A particularly important quantity of interest in computational biology is the first-passage time (FPT), that is, the time it takes a particular biological process to cross a certain threshold. For example, the time it takes cells to respond to external signals by expressing certain genes and the extinction time of epidemic diseases. One could use this approach to also provide guarantees for synthetic biology systems e.g. that the systems will not reach a state which is dangerous in a finite time. However FPT problems are notoriously difficult to solve mathematically.
Recently the Grima and Sanguinetti groups showed that the FPT problem can be formulated exactly as a Bayesian inference problem. This novel formulation allows us to the derivation of an efficient approximation scheme that relies on the solution of a small set of ordinary differential equations. In this project the successful student will take forward the new approach by applying it to several problems of interest in molecular, ecological, population and synthetic biology.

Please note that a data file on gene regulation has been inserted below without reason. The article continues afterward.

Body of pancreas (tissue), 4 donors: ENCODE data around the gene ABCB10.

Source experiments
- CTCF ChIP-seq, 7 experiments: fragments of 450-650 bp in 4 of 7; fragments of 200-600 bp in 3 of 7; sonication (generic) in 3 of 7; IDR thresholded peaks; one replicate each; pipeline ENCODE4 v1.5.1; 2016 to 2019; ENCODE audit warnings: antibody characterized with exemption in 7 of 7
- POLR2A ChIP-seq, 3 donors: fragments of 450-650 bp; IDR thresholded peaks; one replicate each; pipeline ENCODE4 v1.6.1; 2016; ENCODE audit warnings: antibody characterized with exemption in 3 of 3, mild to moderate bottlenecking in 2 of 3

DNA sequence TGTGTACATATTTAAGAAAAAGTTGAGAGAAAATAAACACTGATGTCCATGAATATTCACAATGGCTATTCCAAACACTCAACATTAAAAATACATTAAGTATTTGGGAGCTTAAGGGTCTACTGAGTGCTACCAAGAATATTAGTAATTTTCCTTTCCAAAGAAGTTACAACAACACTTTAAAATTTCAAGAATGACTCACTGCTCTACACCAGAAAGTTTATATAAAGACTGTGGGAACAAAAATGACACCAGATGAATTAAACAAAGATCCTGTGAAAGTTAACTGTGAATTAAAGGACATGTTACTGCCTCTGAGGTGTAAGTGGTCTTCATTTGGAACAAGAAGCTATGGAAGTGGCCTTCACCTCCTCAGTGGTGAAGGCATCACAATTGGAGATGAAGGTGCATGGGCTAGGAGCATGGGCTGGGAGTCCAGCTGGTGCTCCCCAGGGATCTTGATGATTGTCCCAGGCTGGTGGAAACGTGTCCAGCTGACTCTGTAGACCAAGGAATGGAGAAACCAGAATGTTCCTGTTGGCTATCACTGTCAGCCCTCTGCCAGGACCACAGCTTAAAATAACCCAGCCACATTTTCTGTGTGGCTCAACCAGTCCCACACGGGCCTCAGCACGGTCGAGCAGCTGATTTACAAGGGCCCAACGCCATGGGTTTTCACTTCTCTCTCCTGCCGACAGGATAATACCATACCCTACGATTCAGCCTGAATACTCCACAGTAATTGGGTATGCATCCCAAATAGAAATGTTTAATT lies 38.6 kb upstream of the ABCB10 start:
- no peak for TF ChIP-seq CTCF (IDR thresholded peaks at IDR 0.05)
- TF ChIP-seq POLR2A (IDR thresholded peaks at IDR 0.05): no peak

The student will also systematically explore the accuracy of the new approach, uncover the limits of its applicability and extend it using methods from machine learning and statistical physics. The successful applicant will have a Bachelors degree in Physics, Applied Mathematics or a similar qualification. Previous experience in machine learning, Bayesian computation or statistical physics is not necessary as all training will be provided. An interest in learning the biology background to the problems of interest is a must. The successful candidate will join the group of Dr. Ramon Grima in the Centre for Synthetic and Systems Biology at the University of Edinburgh and interact on a weekly basis with the Sanguinetti group in the School of Informatics.